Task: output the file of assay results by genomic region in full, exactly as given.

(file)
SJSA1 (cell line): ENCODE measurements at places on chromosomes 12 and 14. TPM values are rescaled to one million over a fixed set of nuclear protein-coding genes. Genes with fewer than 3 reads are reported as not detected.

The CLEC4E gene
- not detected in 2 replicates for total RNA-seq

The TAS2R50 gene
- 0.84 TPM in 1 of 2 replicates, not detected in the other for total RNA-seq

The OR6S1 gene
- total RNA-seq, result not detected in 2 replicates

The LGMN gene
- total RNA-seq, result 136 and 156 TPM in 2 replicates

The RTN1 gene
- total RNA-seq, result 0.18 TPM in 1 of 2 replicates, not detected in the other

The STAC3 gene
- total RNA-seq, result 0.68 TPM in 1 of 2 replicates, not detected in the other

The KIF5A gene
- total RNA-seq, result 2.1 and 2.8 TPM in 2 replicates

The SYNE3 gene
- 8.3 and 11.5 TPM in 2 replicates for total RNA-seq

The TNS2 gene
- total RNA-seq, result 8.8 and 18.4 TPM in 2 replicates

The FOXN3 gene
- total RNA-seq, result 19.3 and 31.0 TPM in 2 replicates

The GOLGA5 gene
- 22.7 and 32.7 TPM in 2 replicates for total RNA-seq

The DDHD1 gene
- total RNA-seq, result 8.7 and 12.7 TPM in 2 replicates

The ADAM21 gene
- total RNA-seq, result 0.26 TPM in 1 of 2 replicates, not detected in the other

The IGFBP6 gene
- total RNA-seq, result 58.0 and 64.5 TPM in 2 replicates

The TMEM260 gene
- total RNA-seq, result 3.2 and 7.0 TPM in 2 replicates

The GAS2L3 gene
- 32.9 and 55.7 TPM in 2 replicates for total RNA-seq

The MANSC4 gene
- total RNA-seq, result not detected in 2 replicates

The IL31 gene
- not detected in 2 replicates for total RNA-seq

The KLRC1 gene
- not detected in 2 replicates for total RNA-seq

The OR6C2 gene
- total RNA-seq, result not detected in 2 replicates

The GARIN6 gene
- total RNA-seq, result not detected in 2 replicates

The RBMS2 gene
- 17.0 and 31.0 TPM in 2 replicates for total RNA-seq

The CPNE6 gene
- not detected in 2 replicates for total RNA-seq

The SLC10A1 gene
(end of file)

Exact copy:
SJSA1 (cell line): ENCODE measurements at places on chromosomes 12 and 14. TPM values are rescaled to one million over a fixed set of nuclear protein-coding genes. Genes with fewer than 3 reads are reported as not detected.

The CLEC4E gene
- not detected in 2 replicates for total RNA-seq

The TAS2R50 gene
- 0.84 TPM in 1 of 2 replicates, not detected in the other for total RNA-seq

The OR6S1 gene
- total RNA-seq, result not detected in 2 replicates

The LGMN gene
- total RNA-seq, result 136 and 156 TPM in 2 replicates

The RTN1 gene
- total RNA-seq, result 0.18 TPM in 1 of 2 replicates, not detected in the other

The STAC3 gene
- total RNA-seq, result 0.68 TPM in 1 of 2 replicates, not detected in the other

The KIF5A gene
- total RNA-seq, result 2.1 and 2.8 TPM in 2 replicates

The SYNE3 gene
- 8.3 and 11.5 TPM in 2 replicates for total RNA-seq

The TNS2 gene
- total RNA-seq, result 8.8 and 18.4 TPM in 2 replicates

The FOXN3 gene
- total RNA-seq, result 19.3 and 31.0 TPM in 2 replicates

The GOLGA5 gene
- 22.7 and 32.7 TPM in 2 replicates for total RNA-seq

The DDHD1 gene
- total RNA-seq, result 8.7 and 12.7 TPM in 2 replicates

The ADAM21 gene
- total RNA-seq, result 0.26 TPM in 1 of 2 replicates, not detected in the other

The IGFBP6 gene
- total RNA-seq, result 58.0 and 64.5 TPM in 2 replicates

The TMEM260 gene
- total RNA-seq, result 3.2 and 7.0 TPM in 2 replicates

The GAS2L3 gene
- 32.9 and 55.7 TPM in 2 replicates for total RNA-seq

The MANSC4 gene
- total RNA-seq, result not detected in 2 replicates

The IL31 gene
- not detected in 2 replicates for total RNA-seq

The KLRC1 gene
- not detected in 2 replicates for total RNA-seq

The OR6C2 gene
- total RNA-seq, result not detected in 2 replicates

The GARIN6 gene
- total RNA-seq, result not detected in 2 replicates

The RBMS2 gene
- 17.0 and 31.0 TPM in 2 replicates for total RNA-seq

The CPNE6 gene
- not detected in 2 replicates for total RNA-seq

The SLC10A1 gene